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Spying on spouse’s phone in Saudi Arabia now carries $133, 000 fine

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Spying on your spouse’s phone in Saudi Arabia now carries a 133, 000 dollars fine and up to a year in prison, under a new law that aims to “protect morals of individuals and society and protect privacy’’.

The punishment would apply to both men and women in the ultra-conservative Muslim kingdom, according to a statement on Tuesday by the ministry of culture.

It could tend to protect husbands from their wives.

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As in many other parts of the Muslim world, Saudi laws on divorce, inspired by scripture, often required wives seeking alimony to provide evidence of abuse or sexual promiscuity.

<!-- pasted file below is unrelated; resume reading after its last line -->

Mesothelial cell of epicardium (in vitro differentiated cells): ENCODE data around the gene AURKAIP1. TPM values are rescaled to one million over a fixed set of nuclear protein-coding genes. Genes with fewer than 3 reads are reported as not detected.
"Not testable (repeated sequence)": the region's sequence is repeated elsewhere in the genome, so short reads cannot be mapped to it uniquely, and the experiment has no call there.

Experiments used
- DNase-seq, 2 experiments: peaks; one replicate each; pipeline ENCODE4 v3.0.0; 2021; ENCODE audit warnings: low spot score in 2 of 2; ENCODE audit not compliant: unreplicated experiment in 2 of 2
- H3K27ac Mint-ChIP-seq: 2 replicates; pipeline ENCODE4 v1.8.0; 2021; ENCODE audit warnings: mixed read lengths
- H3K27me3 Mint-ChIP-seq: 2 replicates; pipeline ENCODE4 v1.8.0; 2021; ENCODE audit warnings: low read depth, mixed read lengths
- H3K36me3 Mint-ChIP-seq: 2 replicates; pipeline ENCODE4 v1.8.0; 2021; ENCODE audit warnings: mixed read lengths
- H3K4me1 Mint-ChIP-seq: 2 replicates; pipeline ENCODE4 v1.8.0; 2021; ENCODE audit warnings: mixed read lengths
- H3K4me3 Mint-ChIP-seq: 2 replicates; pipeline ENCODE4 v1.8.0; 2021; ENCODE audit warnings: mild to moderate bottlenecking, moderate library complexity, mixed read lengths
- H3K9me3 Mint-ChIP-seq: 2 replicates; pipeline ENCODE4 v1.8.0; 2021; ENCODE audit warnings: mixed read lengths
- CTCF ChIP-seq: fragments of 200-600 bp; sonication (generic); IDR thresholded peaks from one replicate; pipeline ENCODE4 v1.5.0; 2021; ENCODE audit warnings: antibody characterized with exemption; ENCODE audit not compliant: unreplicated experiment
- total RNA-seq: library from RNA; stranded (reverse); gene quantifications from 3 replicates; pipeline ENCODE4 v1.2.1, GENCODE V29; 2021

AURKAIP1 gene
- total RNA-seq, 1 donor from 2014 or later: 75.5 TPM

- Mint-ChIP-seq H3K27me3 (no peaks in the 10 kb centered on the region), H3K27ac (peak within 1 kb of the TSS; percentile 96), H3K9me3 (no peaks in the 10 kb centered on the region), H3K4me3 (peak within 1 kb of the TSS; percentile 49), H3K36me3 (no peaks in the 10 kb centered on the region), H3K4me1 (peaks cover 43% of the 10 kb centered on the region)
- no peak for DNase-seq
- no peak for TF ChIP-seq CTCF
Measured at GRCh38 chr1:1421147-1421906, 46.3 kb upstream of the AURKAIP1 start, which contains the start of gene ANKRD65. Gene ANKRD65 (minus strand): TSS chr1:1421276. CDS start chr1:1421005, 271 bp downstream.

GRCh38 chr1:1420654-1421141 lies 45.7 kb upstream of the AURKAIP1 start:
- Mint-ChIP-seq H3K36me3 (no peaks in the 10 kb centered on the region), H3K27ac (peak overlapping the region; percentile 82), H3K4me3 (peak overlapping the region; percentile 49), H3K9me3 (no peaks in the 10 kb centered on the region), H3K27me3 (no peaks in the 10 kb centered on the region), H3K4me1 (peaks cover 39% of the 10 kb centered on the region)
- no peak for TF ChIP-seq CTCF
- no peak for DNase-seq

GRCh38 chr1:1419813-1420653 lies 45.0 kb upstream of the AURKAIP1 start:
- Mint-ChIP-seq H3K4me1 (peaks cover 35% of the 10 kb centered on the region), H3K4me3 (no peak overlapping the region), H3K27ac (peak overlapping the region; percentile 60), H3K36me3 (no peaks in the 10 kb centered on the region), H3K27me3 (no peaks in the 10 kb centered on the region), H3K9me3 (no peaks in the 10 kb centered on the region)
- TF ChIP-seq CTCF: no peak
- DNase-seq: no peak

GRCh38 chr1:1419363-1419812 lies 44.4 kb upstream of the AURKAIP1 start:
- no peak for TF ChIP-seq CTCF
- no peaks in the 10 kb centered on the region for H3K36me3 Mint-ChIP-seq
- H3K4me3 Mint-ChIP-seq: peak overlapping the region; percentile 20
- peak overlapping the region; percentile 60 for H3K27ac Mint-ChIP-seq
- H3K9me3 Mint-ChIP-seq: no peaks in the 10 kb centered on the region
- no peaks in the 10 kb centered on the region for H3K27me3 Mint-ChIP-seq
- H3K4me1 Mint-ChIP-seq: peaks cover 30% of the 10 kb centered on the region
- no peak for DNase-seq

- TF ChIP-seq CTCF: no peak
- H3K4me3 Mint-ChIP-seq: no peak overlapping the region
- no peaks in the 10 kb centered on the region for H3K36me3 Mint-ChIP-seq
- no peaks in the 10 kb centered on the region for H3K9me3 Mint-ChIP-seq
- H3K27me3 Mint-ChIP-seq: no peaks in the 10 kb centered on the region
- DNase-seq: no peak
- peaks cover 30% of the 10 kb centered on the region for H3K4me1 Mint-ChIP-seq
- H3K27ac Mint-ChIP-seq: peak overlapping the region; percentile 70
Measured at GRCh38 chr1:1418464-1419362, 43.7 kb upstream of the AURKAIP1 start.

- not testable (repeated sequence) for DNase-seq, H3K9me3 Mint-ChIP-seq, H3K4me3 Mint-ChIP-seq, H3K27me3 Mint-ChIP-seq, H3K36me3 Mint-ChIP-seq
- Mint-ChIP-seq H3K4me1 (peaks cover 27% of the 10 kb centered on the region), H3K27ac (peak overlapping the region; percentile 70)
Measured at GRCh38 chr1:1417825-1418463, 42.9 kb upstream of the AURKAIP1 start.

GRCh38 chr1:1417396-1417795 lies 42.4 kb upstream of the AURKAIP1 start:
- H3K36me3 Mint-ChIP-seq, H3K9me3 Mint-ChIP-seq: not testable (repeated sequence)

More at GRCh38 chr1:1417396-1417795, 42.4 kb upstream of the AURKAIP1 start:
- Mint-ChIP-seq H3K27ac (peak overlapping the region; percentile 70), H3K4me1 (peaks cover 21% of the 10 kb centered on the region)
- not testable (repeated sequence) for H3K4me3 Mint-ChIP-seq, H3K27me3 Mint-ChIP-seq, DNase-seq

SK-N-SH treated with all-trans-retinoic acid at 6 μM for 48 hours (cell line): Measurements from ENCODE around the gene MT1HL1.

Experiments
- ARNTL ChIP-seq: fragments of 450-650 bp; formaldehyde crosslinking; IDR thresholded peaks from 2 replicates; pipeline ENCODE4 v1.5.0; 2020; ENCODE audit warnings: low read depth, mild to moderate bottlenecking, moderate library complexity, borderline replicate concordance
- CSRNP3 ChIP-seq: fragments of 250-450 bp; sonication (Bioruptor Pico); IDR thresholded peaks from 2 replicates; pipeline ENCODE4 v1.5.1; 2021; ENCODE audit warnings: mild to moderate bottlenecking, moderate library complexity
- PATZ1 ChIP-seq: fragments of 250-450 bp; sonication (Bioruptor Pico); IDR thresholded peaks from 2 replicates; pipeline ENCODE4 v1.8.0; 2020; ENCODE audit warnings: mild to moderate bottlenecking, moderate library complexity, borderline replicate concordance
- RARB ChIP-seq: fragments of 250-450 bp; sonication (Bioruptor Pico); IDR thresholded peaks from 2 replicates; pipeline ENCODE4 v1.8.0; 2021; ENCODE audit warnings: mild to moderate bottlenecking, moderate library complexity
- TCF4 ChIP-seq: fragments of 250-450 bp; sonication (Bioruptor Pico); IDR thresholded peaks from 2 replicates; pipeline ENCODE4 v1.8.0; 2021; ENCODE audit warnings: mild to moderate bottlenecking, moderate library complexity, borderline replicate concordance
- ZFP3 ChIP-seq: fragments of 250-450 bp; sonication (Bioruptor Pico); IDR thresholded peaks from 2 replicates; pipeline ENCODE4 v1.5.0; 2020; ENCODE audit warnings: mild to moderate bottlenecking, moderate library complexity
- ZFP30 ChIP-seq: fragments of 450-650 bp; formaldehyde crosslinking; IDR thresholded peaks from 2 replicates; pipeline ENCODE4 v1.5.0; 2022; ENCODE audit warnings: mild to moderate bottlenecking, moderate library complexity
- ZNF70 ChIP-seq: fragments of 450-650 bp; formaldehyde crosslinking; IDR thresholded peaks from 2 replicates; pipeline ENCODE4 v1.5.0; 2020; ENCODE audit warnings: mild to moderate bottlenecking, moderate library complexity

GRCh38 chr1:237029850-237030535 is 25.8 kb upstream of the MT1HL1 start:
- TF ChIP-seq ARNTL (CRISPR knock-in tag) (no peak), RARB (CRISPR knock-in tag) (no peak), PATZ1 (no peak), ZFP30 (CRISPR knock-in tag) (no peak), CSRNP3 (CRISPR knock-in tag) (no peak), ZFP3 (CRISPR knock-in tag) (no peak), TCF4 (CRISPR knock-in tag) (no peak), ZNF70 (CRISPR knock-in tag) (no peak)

A husband’s phone could be a rich source of such evidence.

The Anti-Cybercrime Law, says “spying on, interception or reception of data transmitted through an information network or a computer without legitimate authorisation” is a crime.

It imposes a penalty up to 133, 000 dollars, prison or both.

“Social media has resulted in a steady increase in cybercrimes such as blackmail, embezzlement and defamation, not to mention hacking of accounts’’, the ministry said.

A similar law on the books in the neighbouring United Arab Emirates also bars the practice, carrying a minimum three-month prison term and 817 dollas fine.

The oil-rich and tech-obsessed countries are among the most avid social media users in the world, but traditional values remained ascendant, even in courts.


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